One of the biggest decisions IT professionals need to make when building a virtual desktop infrastructure is whether the desktops will be persistent or non-persistent.
With persistent VDI, each desktop runs from a separate disk image and users' settings are saved at each logout and reappear at the next login. Non-persistent desktops do not save users' settings or data when they log out. All the desktops use a single shared disk image -- when a user logs on, what he or she sees is a clone of the master image, and the desktop reverts to its original state every time a user logs out. Persistent desktops can be customized more but also require more storage than non-persistent desktops.
In this answer, VDI expert Brian Madden addresses those differences between persistent and non-persistent desktops. Which is better and why?
Persistent versus non-persistent is a huge, huge issue for VDI.
This is the No. 1 most debated, contested issue in the world of VDI. And like everything, there's no one right answer. It depends on your use case, your history, your skill set, your users and what your needs are -- all those kinds of things.
Now, there are a lot of people who believe (myself included) that non-persistent is the long-term direction of Windows. Non-persistent means your disk image does not persist between reboots -- I log in and all desktops have the same generic image and I can do my job. But as soon as I log off, the image gets thrown away. When I log on again, I get a brand-new image -- it looks like my desktop but it's actually a new image.
So, non-persistent has security benefits. It has management benefits. Absolutely this is the future. That said, this is not the way that Windows desktops work today.
Let's look at a typical company. You have 500 employees and there are 500 laptops. You install something on your laptop and you close the lid. The next morning it's still there. Your laptop is not refreshed from scratch every single morning when you turn it on.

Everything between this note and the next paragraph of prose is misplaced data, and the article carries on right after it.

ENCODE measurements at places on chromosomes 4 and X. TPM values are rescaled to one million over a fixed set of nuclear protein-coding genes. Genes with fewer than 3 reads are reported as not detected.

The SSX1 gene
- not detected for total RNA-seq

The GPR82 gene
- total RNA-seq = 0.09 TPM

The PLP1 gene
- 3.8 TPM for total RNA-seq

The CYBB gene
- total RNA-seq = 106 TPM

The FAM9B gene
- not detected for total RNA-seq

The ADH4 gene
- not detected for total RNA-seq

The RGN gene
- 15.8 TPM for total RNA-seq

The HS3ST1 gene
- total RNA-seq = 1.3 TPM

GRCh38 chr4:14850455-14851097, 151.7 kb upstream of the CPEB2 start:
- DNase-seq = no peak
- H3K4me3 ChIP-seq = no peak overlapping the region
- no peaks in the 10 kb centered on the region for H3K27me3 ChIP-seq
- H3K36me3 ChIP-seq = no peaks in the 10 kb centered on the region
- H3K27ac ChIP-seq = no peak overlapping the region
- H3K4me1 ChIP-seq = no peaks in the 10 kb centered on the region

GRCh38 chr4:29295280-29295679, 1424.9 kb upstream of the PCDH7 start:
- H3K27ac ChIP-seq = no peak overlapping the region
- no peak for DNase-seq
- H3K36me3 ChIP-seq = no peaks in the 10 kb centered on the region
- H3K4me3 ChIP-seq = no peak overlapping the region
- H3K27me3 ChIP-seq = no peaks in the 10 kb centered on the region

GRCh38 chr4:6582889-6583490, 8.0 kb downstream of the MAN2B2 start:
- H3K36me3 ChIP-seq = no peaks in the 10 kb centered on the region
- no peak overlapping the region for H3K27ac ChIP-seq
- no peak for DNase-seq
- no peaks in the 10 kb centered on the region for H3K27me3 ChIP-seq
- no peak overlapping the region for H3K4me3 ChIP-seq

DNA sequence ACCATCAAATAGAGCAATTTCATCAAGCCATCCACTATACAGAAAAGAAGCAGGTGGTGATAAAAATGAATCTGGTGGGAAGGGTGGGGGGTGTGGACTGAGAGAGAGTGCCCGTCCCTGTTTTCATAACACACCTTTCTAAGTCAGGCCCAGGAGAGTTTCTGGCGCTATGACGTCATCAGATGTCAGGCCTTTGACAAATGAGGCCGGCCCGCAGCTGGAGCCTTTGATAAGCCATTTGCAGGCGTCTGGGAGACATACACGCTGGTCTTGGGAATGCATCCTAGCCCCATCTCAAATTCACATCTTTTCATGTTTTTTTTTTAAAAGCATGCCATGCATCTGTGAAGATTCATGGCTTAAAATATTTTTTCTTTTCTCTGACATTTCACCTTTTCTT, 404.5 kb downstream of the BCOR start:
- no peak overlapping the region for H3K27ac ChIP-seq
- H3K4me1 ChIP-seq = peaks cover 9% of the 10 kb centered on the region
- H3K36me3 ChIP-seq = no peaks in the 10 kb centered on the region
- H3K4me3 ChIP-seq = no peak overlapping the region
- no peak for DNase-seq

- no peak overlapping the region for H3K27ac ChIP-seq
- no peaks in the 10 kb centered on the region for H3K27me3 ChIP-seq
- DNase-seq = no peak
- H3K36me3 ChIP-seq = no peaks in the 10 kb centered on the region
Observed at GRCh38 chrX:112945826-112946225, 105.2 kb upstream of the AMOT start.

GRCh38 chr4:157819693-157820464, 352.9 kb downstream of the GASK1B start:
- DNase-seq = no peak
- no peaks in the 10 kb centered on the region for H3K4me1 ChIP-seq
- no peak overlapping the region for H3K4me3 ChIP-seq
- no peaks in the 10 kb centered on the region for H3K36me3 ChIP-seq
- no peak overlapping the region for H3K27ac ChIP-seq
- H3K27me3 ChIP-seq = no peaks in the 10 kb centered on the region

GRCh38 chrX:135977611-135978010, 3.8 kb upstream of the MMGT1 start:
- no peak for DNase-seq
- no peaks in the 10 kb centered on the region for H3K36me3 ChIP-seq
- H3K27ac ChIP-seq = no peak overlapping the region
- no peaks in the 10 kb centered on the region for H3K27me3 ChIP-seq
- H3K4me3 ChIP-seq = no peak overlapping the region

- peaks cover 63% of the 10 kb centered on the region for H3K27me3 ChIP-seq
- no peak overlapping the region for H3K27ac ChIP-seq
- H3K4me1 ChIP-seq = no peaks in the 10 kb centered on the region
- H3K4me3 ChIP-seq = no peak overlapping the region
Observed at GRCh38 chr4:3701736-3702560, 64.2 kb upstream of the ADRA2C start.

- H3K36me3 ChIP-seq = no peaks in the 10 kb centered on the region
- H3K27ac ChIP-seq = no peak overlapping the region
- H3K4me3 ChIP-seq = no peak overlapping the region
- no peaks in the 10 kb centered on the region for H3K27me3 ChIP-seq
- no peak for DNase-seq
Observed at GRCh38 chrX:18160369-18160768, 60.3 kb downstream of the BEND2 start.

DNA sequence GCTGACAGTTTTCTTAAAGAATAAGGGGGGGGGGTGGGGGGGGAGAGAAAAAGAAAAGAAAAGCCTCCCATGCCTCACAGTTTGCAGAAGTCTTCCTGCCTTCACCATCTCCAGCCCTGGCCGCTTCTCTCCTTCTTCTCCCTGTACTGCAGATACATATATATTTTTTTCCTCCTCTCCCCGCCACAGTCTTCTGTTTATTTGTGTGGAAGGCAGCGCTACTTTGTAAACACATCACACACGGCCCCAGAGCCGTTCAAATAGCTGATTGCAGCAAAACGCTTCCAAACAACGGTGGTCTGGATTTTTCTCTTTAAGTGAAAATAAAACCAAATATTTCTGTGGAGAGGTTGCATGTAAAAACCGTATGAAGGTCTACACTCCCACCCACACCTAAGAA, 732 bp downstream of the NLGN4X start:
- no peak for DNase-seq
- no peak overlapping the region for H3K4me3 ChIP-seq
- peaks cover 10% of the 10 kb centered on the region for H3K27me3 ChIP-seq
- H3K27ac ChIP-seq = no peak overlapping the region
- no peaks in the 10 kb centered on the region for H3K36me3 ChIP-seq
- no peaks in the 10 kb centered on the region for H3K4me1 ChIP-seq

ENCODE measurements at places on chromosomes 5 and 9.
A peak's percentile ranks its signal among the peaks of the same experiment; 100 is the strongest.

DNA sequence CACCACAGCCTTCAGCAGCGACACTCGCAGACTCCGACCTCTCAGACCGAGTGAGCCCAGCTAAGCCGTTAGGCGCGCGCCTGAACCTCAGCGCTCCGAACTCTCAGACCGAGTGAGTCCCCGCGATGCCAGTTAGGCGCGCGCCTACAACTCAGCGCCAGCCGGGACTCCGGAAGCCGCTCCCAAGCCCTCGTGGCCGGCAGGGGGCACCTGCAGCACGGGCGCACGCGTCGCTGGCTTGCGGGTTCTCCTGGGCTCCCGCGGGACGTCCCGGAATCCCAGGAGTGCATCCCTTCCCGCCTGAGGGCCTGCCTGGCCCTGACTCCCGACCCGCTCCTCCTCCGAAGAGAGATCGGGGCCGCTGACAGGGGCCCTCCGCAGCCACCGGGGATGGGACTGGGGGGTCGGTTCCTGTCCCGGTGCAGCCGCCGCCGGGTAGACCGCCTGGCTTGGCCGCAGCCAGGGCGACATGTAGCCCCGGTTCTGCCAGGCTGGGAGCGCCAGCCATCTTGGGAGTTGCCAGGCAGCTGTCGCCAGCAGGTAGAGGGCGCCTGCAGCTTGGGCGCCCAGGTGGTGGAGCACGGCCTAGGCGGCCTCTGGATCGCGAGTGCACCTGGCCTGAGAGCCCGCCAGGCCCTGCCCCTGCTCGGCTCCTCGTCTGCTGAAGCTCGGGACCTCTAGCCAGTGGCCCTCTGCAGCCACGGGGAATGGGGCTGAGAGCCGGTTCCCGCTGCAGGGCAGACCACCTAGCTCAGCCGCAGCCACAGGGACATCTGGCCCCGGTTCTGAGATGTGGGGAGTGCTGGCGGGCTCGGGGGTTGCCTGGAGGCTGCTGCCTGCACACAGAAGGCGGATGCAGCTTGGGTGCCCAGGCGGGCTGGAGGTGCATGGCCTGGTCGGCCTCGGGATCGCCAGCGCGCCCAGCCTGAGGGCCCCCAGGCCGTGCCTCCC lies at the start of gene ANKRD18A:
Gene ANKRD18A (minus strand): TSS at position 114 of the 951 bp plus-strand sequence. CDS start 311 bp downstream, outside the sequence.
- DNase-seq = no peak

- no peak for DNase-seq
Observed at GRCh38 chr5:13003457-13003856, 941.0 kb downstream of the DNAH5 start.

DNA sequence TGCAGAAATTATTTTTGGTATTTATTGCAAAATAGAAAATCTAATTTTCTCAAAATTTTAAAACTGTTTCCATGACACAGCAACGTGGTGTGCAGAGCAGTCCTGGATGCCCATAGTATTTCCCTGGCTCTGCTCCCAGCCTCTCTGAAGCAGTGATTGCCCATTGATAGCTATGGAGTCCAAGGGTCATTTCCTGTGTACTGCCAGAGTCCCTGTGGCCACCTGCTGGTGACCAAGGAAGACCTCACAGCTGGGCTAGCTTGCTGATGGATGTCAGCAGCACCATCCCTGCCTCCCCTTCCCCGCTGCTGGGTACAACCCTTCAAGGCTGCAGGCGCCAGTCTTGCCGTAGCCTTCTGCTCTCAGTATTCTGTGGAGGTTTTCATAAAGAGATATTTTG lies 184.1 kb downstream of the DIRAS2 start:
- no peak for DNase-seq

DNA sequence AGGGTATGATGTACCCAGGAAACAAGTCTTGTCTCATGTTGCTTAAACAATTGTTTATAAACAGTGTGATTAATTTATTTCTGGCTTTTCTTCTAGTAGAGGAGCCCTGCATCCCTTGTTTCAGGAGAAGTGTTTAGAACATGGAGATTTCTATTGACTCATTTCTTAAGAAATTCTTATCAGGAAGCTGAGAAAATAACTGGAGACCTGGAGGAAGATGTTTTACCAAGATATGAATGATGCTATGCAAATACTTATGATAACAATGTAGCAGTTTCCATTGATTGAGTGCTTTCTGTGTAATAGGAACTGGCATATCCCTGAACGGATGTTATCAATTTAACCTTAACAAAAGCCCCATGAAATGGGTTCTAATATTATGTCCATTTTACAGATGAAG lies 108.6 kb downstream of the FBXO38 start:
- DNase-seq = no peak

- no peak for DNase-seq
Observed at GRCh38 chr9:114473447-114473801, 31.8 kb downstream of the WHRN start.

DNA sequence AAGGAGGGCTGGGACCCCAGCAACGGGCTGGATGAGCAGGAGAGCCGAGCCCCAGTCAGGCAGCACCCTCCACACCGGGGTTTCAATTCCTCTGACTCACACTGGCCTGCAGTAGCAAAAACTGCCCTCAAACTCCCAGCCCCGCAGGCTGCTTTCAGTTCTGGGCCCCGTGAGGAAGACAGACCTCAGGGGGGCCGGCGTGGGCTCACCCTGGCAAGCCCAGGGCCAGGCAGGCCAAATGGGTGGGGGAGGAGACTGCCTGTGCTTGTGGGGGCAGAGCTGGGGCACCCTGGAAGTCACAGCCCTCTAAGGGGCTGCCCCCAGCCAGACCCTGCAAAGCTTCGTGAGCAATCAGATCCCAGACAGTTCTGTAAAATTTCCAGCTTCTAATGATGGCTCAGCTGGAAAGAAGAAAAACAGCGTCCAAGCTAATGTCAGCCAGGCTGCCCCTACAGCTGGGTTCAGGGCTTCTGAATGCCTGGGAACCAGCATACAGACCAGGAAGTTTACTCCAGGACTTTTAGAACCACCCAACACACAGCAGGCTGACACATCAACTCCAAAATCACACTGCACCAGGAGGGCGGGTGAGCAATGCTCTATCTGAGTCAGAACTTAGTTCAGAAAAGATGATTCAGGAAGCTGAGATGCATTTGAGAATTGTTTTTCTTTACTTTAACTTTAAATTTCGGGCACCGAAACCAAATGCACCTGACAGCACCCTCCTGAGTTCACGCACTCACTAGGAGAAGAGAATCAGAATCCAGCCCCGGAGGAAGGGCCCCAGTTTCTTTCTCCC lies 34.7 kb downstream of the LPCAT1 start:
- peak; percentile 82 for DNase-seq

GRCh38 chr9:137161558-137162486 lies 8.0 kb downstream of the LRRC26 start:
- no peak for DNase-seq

It's the same with your desktops. Your files, the garbage, everything you put in your computer, it persists. It's persistent. So, while many of us agree that non-persistent is the wave of the future and the direction that Windows is going, the reality with today's corporate desktops -- of which there are hundreds of millions -- is that over 90% of them are fully persistent.
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Going from an environment that's fully persistent, where every desktop image is unique, to an environment where everyone is sharing the same kind of mass images, that is a big, big deal. It's very difficult to do that.
Interestingly, a lot of people actually fail at VDI because they try to go from this persistent state -- everyone has full access -- to non-persistent, which is locked down. They try to do that at the same time they try to go to VDI.
Of course, they blame VDI. Hey, VDI was fine. The project failed because you went from persistent to non-persistent and you failed with that.
Today's storage technologies can fully support persistent users in VDI where every single user has his or her own disk images. Today's storage technologies can do this for under $100 per user including hardware and software for everything you put in storage.
If you want to do non-persistent, go ahead and do that later -- but make it a separate project. Or some people can do the same thing in reverse. If you are using persistent desktops today -- which most of us are -- it is a really, really big deal to go to non-persistent. Do not do that at the same time as you're trying to also go to VDI, because now you're taking on two massive projects at once -- these really are two projects that are going to get entangled together, be jumbled and they'll both fail.
So, pick one -- either VDI or non-persistent desktops -- and do that first. It could be either one you want. Then once you're there and stable, you can go ahead and do the other one, and then maybe we'll all end up in a VDI and non-persistent world -- but that's in two separate steps rather than doing it all at once.
How do persistent and non-persistent VDI differ?
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